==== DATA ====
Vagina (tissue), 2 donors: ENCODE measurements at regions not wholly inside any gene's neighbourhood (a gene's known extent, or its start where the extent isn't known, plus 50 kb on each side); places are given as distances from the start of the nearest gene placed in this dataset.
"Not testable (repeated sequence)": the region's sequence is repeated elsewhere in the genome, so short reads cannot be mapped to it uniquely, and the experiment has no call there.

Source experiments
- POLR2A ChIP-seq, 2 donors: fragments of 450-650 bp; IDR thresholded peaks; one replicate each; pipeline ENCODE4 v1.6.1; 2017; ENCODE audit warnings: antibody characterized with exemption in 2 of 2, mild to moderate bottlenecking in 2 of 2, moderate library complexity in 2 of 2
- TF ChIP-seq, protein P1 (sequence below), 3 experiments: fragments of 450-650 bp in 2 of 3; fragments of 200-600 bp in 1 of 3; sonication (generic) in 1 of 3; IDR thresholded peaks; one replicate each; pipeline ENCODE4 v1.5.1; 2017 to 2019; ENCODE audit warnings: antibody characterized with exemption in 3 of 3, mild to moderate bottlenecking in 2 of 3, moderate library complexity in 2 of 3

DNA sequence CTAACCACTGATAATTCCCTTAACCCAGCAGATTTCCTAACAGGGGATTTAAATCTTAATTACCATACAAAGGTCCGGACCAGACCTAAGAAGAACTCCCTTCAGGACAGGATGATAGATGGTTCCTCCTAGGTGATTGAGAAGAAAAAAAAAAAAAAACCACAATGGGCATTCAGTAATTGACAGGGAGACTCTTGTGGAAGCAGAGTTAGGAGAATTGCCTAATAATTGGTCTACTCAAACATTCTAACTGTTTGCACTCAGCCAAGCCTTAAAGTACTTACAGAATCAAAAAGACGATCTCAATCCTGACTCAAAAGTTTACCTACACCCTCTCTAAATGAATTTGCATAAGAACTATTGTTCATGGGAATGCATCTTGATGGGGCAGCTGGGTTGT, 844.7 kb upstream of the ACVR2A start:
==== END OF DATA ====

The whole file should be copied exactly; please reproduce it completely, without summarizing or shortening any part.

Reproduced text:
Vagina (tissue), 2 donors: ENCODE measurements at regions not wholly inside any gene's neighbourhood (a gene's known extent, or its start where the extent isn't known, plus 50 kb on each side); places are given as distances from the start of the nearest gene placed in this dataset.
"Not testable (repeated sequence)": the region's sequence is repeated elsewhere in the genome, so short reads cannot be mapped to it uniquely, and the experiment has no call there.

Source experiments
- POLR2A ChIP-seq, 2 donors: fragments of 450-650 bp; IDR thresholded peaks; one replicate each; pipeline ENCODE4 v1.6.1; 2017; ENCODE audit warnings: antibody characterized with exemption in 2 of 2, mild to moderate bottlenecking in 2 of 2, moderate library complexity in 2 of 2
- TF ChIP-seq, protein P1 (sequence below), 3 experiments: fragments of 450-650 bp in 2 of 3; fragments of 200-600 bp in 1 of 3; sonication (generic) in 1 of 3; IDR thresholded peaks; one replicate each; pipeline ENCODE4 v1.5.1; 2017 to 2019; ENCODE audit warnings: antibody characterized with exemption in 3 of 3, mild to moderate bottlenecking in 2 of 3, moderate library complexity in 2 of 3

DNA sequence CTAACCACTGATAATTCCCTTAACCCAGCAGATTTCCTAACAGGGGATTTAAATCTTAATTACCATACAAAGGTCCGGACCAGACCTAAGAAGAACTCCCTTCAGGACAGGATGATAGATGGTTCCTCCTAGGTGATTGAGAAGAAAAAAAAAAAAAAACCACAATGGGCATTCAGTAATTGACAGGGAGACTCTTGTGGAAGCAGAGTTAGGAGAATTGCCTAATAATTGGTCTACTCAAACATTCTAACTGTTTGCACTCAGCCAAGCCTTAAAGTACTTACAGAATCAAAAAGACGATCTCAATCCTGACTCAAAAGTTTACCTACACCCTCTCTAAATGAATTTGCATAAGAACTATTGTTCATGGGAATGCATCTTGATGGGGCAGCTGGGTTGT, 844.7 kb upstream of the ACVR2A start: